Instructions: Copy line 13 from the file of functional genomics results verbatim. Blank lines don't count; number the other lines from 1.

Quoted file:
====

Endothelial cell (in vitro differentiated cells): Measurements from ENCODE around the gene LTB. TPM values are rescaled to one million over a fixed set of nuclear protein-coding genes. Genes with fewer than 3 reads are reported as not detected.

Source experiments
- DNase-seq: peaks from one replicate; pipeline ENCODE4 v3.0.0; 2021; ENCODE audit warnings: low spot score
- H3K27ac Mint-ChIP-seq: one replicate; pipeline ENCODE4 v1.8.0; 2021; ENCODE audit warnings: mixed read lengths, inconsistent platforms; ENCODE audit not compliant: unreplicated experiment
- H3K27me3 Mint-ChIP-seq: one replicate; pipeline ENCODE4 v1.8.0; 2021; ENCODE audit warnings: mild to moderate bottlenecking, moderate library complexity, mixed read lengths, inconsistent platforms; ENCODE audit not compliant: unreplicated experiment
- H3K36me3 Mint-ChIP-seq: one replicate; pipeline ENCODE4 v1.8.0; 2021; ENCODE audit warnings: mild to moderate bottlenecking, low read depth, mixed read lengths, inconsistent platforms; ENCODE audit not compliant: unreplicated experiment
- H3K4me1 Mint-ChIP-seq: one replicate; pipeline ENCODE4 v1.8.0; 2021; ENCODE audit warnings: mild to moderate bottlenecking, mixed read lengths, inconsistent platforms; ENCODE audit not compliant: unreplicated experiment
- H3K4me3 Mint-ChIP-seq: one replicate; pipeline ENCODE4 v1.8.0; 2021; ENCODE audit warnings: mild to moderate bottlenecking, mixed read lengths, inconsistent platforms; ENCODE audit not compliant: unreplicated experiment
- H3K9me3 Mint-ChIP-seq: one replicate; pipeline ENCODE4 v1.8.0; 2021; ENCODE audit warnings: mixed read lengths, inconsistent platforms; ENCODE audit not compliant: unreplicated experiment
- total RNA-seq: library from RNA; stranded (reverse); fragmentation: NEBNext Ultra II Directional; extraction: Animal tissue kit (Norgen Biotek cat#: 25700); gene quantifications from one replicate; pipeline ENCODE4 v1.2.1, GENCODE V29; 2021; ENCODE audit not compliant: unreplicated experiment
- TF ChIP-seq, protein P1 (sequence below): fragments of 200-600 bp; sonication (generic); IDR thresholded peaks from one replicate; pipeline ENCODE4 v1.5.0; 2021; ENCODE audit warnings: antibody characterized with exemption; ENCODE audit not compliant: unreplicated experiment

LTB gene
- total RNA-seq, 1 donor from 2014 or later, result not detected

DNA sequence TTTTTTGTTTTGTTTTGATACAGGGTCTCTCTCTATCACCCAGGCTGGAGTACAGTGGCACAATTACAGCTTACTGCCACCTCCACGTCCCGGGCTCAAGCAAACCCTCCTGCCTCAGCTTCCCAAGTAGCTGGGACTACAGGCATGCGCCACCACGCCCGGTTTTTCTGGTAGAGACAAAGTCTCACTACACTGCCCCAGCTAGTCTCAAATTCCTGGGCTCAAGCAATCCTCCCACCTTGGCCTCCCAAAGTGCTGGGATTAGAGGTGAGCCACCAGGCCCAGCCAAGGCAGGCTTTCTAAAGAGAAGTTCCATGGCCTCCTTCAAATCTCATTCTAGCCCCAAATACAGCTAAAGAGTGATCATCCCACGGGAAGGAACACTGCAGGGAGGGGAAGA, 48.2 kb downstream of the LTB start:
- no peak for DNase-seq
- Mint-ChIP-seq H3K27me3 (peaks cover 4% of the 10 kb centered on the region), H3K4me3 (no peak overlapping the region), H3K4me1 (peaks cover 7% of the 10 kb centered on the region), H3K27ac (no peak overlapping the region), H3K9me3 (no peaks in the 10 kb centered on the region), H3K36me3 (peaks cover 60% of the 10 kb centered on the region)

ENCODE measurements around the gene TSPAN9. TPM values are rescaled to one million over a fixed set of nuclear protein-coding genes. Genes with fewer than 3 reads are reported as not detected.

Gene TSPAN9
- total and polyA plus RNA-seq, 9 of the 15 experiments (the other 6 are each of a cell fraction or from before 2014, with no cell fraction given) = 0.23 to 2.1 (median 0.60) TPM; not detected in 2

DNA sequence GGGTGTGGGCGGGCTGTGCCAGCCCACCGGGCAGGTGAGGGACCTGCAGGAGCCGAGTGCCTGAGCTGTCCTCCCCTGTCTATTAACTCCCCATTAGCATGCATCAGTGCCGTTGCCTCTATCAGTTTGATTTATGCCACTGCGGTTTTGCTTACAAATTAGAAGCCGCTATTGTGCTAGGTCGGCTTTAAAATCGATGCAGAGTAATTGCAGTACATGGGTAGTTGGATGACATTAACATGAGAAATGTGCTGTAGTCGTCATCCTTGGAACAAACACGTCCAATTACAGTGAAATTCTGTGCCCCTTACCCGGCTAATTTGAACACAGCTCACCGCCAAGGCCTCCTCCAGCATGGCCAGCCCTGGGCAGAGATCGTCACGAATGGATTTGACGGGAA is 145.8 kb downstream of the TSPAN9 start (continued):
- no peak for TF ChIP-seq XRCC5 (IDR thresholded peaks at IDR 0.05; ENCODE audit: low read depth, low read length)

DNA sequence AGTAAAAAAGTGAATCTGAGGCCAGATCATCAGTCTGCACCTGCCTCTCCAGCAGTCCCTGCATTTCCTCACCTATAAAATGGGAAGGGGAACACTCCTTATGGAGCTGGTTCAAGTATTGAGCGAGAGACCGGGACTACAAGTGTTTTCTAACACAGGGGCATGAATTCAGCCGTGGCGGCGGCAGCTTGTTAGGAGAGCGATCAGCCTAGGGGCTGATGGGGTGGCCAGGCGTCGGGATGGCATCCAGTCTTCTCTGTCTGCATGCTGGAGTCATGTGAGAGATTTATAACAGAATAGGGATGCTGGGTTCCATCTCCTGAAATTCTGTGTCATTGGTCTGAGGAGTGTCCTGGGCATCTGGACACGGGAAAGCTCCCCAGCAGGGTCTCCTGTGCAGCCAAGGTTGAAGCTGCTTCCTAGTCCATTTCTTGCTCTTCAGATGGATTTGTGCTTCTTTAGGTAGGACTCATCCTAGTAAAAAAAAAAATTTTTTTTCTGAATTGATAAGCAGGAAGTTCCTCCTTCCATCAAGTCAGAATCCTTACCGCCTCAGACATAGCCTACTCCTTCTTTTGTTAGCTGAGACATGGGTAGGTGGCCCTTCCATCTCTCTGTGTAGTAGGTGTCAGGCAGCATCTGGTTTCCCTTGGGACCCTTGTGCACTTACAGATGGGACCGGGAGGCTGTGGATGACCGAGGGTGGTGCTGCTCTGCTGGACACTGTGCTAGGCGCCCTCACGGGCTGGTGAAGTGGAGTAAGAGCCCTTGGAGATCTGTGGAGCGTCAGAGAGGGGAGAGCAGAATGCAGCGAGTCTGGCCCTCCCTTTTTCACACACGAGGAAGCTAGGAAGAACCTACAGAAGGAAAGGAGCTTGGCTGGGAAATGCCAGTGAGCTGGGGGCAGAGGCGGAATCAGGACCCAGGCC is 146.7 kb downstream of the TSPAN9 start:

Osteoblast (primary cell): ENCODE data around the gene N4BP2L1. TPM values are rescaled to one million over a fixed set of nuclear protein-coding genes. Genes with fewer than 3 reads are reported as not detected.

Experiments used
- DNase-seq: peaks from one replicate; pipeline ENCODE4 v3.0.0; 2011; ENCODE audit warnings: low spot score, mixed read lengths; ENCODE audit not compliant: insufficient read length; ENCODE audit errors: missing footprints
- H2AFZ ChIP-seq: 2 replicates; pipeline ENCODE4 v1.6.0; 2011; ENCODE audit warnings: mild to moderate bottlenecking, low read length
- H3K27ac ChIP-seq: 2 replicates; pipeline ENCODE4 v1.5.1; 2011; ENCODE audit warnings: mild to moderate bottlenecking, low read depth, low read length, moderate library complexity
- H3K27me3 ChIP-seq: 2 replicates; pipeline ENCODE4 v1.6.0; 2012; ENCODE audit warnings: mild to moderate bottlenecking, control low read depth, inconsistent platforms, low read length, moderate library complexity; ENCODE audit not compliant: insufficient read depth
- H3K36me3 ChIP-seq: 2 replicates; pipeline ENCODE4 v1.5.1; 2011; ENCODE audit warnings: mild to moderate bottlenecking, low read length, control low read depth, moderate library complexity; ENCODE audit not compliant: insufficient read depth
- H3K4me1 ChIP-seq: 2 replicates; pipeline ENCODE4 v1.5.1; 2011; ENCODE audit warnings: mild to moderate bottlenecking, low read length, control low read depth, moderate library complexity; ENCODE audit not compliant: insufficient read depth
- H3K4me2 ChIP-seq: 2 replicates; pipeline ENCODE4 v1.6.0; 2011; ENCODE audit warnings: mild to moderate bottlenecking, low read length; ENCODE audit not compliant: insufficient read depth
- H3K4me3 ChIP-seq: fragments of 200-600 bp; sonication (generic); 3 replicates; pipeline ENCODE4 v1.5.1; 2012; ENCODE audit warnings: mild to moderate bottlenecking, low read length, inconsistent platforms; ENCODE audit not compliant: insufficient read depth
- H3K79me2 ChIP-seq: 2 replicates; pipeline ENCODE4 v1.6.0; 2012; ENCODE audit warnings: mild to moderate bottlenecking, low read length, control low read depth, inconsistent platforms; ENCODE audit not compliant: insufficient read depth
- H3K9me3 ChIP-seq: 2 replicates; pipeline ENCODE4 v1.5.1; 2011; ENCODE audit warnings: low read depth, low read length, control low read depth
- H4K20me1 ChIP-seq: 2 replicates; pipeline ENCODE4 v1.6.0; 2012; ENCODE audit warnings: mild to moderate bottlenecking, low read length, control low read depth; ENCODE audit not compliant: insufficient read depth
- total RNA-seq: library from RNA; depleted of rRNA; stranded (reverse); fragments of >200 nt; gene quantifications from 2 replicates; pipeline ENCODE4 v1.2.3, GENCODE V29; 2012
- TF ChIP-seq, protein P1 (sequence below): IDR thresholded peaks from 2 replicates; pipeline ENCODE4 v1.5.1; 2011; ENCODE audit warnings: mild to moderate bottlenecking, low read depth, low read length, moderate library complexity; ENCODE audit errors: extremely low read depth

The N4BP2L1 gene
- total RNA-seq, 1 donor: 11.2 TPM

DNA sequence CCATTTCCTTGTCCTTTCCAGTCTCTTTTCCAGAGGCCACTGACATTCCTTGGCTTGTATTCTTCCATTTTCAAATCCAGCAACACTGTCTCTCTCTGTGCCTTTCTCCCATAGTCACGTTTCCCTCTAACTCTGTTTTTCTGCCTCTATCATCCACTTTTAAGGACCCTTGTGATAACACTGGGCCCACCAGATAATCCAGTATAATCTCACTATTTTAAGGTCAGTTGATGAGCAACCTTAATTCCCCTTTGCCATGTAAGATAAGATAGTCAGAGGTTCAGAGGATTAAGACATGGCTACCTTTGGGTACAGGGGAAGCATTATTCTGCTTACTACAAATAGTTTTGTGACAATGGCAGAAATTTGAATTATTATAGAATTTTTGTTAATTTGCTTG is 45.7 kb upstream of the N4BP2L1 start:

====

- total RNA-seq, 1 donor from 2014 or later, result not detected